Elections Bring New Board Members for Local Elementary School Districts
The Laveen and Roosevelt elementary school districts have new governing board members who will take their seats for the first time in January 2007.
Laveen was one of dozens of Arizona school districts that faced having its governing board election canceled due to lack of governing board candidates, but it instead has two new governing board members, Susan Sanborn and Sarah Zembruski, who came in as write-in candidates. Each of the women will take on two-year terms. Isaac Serna will be returning to the governing board for four years after being reelected over Randy Schiller in the election.
As the new board is ushered in, Laveen will continue to face the area’s continued strong housing growth. District administrators measured 20 percent growth this year. After breaking ground last month for its newest school site, Desert Meadows, the district plans to open the doors of its newest completed school, Trailside Point Elementary, next month. Trailside will be the district’s fourth elementary school and will host 1,000 students.
At Roosevelt, incumbent Betty Thompson was reelected to the governing board for four years, while Jimmie Munoz, Jr., who led the Roosevelt election, will come onto the board as a new addition. Munoz is also the son of Norma Munoz, who has had a cumulated 10 years on the Roosevelt governing board. Norma Munoz was a Roosevelt board member from 1994 through 1998, and then was elected back onto the board in 2000. Other candidates for the Roosevelt election besides incumbent Betty Thompson included Charles Fanniel, Helen Hill, Greg Linaman, and former Roosevelt school board member Bill Wiess.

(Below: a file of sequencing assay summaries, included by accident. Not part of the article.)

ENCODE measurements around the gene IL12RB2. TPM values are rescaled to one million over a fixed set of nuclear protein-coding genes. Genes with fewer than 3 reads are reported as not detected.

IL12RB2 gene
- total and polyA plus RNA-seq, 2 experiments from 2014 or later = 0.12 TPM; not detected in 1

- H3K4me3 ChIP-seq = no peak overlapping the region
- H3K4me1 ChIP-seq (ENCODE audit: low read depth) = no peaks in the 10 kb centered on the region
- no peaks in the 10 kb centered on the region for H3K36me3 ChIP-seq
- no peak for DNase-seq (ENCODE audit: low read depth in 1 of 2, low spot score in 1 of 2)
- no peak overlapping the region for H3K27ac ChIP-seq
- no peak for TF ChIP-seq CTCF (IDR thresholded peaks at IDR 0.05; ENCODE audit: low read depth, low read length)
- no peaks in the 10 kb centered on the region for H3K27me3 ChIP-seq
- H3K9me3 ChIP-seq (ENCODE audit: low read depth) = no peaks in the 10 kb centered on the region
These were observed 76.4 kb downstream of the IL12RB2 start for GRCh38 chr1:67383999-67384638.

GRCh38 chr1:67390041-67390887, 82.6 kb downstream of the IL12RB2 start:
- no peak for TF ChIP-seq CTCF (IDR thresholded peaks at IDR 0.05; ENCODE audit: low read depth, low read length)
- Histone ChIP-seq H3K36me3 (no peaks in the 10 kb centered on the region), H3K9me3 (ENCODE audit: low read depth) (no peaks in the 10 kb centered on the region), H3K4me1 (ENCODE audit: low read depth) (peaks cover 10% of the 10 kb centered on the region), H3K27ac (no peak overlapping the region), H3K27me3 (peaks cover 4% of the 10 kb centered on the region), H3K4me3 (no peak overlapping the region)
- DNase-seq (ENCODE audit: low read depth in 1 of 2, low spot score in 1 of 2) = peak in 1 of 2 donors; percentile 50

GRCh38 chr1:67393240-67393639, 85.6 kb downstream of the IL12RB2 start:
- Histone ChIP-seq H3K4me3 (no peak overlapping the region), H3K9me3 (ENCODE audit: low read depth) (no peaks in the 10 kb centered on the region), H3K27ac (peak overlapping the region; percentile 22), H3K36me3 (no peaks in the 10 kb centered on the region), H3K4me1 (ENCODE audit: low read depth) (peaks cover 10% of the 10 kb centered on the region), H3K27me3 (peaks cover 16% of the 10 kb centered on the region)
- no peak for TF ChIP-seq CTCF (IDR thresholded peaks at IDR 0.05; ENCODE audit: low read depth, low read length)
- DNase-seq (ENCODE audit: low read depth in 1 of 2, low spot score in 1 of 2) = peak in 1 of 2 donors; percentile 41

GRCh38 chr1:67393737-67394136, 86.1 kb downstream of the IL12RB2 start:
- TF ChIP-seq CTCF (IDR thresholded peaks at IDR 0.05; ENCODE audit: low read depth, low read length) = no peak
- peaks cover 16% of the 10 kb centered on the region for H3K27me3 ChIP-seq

Munoz will step into the seat currently held by board president and six-year veteran Ben Miranda, whose term ends later this month. Munoz said he will not be trying to enforce his mother’s ideas as far as how to run the school district, now will he try to fill Miranda’s shoes when he finally joins the school board in January. “I wanted to see if I could go in there and make a difference," he said. "I’m going to bring a new perspective from a new generation to the board.”
Miranda’s leaving may be cause for alarm as he takes with him his aggressive views and leadership pull on how to improve the district’s long-ailing academic performance. Under the guidance of Roosevelt Superintendent Dr. Mark Dowling, the district is slowly designing and implementing several measures to help students meet Arizona’s academic yearly progress. While the majority of the measures focus on improving student performance, they also bring emphasis to administrative accountability, both on the school-site and district-wide level—accountability that Miranda has long been hoping for. Miranda was one of the first and strongest advocates of redesigning the district’s curriculum to ensure that all students across the district were being taught the same material to effectively and efficiently improve student achievement.